1. People don’t talk
It is considered rude or intrusive to ask about your colleague’s wages. I noticed that this is very much the case in Ireland’s modest culture.
However, this social construct spreads across a lot of the world.
This idea was started by people in power, to ensure that their employees didn’t realise the wage gaps between them and their colleagues; often telling them that discussing wages can result in termination.
Recall the story of Lilly Ledbetter, the inspiration of the Lilly Ledbetter Act, which gives workers a longer period of time to file pay discrimination suits against their employer. Ledbetter was told that she would lose her job if she talked about pay with her coworkers, but after working with Goodyear for almost 30 years, a colleague informed her that she was underpaid.
That is why it is important to discuss your income with your colleagues, especially those doing the same job as you; so you know that you are being paid fairly for doing the same work.
2. Gender imbalance in certain industries
Women are under-represented in many industries. There are a few reasons for this.
It has been suggested that this is attributed to education in the 80’s and 90’s (and in some current circumstances) – where women and men were influenced and ushered into certain career paths.
It was often considered the case that some single-sex secondary schools only offered a particular selection of subjects, limiting higher-level education options by gender.
So, how does a gender imbalance in an industry affect pay-gaps?
For example, think about the gender pay report issued by Goldman Sachs’s London office, as part of a new UK reporting requirement. While the firm starts all associates at the same pay, on average the men make 56% more than their female colleagues. A big reason for this is that women make up only 15% of Goldman’s 450 partners, the most senior, and mostly highly paid, employees.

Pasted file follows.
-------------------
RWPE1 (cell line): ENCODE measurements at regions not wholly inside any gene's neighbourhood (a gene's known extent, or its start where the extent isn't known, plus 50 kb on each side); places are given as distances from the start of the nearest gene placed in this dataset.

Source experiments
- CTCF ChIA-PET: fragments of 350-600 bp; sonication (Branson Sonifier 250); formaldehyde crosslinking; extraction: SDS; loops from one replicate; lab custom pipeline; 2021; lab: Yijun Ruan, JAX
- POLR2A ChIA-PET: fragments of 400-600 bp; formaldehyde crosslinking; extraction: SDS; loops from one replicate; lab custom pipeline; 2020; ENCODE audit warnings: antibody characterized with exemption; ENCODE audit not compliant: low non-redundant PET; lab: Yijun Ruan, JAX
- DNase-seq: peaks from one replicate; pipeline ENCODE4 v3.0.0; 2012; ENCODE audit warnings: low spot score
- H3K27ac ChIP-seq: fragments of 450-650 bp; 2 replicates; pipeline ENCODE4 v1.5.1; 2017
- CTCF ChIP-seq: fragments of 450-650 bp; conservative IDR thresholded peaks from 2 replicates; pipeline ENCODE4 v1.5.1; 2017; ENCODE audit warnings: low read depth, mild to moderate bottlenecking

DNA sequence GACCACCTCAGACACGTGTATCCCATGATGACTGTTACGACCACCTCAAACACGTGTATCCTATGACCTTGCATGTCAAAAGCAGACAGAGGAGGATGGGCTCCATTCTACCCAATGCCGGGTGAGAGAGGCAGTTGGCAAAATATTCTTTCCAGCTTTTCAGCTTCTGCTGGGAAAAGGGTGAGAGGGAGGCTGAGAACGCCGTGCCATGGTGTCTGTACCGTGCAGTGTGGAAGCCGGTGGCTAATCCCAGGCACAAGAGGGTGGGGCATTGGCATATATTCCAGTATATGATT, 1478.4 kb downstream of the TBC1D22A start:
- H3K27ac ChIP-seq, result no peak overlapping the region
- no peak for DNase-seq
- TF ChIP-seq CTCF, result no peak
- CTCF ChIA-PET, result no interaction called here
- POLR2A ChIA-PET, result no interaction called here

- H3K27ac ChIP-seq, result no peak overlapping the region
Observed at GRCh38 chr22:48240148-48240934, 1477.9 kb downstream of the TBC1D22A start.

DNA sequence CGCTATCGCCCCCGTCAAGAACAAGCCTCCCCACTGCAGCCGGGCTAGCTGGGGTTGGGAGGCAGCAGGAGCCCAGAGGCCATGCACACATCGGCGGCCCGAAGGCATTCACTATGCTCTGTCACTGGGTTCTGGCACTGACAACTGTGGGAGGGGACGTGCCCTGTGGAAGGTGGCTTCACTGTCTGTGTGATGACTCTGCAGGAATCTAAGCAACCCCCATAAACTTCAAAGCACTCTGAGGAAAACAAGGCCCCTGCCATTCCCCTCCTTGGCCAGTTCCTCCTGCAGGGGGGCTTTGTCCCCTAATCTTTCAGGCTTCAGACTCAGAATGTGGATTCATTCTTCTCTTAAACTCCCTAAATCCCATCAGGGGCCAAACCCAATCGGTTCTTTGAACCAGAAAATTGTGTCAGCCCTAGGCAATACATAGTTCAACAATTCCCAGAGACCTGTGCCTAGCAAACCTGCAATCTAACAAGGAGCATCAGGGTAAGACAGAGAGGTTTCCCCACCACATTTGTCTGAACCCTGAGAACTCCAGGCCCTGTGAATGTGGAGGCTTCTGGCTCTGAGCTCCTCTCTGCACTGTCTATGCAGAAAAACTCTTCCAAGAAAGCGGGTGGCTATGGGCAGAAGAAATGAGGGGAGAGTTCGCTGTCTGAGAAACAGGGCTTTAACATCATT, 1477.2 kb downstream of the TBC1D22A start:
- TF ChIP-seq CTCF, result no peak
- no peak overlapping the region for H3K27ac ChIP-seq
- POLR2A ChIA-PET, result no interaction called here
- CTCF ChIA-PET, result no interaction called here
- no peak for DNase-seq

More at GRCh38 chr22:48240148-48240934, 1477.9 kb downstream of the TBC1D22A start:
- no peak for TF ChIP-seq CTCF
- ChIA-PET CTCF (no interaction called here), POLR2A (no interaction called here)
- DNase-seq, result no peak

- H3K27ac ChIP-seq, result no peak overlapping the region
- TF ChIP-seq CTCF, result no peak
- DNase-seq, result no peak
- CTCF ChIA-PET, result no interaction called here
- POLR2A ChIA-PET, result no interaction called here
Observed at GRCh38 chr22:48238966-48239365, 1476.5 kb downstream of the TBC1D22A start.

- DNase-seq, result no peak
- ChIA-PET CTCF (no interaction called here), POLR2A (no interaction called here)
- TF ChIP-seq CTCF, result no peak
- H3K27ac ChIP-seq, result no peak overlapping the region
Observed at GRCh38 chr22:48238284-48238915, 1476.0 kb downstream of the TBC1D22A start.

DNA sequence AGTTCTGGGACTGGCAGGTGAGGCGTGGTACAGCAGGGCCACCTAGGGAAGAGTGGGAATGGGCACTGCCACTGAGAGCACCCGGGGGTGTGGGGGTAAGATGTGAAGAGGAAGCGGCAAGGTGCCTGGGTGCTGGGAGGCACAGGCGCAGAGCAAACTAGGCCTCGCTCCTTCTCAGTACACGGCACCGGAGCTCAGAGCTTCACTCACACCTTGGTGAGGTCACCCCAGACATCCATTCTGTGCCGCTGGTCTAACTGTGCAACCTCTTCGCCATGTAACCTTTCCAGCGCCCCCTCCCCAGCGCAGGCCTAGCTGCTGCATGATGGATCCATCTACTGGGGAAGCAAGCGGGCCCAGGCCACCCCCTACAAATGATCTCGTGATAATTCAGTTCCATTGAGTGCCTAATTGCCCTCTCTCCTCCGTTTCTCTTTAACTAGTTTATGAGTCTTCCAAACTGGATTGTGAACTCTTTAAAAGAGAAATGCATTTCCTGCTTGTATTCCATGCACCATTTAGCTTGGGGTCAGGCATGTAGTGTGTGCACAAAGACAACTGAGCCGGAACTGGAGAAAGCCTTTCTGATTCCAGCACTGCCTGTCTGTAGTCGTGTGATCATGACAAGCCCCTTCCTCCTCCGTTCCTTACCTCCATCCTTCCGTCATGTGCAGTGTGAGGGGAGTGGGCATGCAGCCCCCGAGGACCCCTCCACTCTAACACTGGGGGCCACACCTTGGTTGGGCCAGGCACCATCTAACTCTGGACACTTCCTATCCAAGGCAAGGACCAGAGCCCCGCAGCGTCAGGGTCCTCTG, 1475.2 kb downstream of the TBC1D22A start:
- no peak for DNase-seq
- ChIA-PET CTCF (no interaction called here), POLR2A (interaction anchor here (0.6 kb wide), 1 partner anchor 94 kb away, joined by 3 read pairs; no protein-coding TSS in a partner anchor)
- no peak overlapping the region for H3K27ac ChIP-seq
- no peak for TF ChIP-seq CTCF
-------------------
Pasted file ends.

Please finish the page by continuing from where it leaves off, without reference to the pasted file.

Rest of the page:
We have to imagine that this won’t be an excuse for long, with modern non-limiting education; the gender domination by industry is evening out, and gender-quotas have been adopted in many industries to improve the ratio of women in leadership.
3. The motherhood penalty
So, in the human species, women carry babies. Unless you’re talking about Seahorses, where the male carries the unborn; but that is for a different blog.
For women who do decide to have children, maternity leave is a necessity.
However, the average maternity leave in the EU is 97.8 weeks, and in Ireland 26 weeks can be taken, with an additional 16 unpaid weeks. For fathers, and even after the introduction of paternity benefit, it’s still only 2 weeks.
The fact that the motherhood penalty is indeed about ‘motherhood’ and not ‘parenthood’, is supported by further evidence.
A recent study from Denmark, recording men and women over the period 1980-2013, saw that after the first child, women’s earnings took a sharp dive and never fully recovered. This wasn’t the case for men with children however and for women without children.
You can see this in the chart displayed below:
4. Discrimination – plain and simple
The following data comes from the World Bank’s World Development Indicators, and provides a measure of whether there are any specific jobs that non-pregnant and non-nursing women are not allowed to perform. It is pretty disappointing, be warned.
The map shown below highlights that to this day, explicit barriers across the world limit the extent to which women are allowed to do the same jobs as men:
Ellevest conducted a survey that revealed only 61% of men believe that there is a gender pay-gap issue.
So maybe a 5th reason to this list is just ignorance in the face of a real issue. For now, however, I will leave it at that.
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